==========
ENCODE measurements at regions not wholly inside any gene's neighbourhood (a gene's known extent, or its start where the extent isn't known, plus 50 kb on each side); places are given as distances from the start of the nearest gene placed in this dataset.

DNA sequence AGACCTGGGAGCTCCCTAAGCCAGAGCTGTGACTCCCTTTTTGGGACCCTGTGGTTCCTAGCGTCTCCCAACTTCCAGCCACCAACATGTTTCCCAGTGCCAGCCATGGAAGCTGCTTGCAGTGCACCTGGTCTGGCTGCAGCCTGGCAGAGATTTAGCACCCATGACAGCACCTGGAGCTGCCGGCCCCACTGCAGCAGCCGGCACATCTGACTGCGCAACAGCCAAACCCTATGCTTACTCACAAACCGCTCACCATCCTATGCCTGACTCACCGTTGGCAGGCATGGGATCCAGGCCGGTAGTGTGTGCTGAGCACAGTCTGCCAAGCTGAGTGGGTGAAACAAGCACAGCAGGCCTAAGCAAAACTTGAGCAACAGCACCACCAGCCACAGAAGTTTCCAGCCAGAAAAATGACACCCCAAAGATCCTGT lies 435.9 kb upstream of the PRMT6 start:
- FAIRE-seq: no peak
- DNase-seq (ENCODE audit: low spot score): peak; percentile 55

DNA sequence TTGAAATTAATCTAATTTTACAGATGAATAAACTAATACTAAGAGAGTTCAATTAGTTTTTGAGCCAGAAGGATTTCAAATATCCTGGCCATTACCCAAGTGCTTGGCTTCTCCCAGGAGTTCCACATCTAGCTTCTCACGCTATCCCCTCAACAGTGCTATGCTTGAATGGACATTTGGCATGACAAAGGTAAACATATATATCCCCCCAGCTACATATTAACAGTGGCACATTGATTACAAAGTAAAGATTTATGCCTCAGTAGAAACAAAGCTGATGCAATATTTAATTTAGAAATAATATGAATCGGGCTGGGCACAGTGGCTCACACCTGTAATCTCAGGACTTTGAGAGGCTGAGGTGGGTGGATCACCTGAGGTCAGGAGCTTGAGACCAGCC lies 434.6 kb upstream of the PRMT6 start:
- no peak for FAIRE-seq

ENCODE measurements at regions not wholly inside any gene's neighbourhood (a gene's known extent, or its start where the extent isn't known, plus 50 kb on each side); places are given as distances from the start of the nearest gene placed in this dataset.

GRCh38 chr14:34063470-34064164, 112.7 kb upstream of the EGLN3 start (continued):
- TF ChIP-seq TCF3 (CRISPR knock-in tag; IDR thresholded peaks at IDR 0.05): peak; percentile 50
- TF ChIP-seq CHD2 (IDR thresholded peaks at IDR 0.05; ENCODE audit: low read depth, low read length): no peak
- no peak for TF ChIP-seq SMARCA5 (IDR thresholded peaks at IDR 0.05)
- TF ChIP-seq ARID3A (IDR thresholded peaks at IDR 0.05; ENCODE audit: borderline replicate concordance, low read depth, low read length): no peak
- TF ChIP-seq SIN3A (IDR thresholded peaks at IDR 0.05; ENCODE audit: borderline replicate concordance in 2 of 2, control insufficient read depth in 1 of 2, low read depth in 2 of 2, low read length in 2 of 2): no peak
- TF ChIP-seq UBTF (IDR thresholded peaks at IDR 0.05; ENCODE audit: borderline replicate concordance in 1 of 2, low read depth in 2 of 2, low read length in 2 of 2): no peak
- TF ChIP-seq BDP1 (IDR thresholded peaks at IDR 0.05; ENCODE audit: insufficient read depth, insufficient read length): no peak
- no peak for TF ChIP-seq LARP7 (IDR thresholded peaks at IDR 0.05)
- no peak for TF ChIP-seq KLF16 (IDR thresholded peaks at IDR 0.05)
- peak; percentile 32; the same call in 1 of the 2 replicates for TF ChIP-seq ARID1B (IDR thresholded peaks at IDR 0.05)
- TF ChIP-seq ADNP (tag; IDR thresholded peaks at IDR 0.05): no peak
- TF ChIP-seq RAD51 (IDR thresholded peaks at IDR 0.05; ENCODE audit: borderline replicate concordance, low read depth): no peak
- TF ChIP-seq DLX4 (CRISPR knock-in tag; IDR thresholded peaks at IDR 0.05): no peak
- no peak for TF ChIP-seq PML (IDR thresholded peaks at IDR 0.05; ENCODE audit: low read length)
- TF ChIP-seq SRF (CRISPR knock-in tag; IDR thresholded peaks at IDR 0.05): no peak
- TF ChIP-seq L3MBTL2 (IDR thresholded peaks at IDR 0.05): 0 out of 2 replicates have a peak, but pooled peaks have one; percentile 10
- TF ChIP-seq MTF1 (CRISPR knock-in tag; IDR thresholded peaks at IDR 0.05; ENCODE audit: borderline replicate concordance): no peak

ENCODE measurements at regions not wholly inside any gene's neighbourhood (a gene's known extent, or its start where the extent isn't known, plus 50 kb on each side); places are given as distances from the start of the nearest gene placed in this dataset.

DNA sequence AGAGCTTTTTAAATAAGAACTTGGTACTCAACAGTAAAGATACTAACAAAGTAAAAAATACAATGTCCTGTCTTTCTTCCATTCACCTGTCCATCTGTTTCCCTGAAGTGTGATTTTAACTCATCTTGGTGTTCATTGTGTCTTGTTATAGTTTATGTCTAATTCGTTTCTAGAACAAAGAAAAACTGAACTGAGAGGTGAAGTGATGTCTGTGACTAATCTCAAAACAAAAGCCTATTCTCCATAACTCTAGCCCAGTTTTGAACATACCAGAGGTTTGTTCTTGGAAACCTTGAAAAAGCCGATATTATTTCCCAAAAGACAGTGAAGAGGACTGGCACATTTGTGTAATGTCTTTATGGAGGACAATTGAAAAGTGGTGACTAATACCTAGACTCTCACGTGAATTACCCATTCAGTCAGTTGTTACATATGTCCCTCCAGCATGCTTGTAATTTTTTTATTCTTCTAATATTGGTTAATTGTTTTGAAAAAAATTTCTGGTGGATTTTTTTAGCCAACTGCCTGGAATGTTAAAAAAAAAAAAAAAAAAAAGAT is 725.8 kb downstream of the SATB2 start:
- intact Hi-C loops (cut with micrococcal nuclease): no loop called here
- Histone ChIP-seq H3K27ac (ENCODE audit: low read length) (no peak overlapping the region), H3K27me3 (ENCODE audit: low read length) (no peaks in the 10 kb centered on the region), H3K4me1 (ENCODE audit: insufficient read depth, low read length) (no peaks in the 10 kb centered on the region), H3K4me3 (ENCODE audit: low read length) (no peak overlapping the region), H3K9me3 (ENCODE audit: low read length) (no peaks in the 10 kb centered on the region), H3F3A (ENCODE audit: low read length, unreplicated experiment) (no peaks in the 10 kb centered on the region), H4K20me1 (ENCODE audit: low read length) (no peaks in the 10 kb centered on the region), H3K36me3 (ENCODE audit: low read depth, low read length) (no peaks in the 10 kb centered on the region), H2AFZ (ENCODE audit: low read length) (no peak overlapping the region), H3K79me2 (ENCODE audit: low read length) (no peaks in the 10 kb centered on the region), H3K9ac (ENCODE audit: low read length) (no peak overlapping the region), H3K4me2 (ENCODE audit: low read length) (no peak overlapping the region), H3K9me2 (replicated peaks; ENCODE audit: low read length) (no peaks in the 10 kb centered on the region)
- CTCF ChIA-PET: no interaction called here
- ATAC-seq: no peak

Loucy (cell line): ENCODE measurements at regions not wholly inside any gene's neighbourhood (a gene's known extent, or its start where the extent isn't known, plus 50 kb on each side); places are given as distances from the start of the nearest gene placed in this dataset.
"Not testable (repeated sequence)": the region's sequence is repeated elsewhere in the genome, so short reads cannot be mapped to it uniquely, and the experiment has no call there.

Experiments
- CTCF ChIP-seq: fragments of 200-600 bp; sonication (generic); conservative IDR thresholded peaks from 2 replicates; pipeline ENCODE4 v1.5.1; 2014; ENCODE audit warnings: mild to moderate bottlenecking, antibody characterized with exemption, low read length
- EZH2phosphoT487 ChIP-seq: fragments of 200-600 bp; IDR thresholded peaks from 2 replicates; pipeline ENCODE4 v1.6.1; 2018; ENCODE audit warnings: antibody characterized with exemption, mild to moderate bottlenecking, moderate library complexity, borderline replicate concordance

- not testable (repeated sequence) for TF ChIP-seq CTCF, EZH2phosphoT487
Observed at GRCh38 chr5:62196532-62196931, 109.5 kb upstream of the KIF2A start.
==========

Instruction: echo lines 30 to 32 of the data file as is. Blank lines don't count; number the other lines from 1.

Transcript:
- CTCF ChIA-PET: no interaction called here
- ATAC-seq: no peak

Loucy (cell line): ENCODE measurements at regions not wholly inside any gene's neighbourhood (a gene's known extent, or its start where the extent isn't known, plus 50 kb on each side); places are given as distances from the start of the nearest gene placed in this dataset.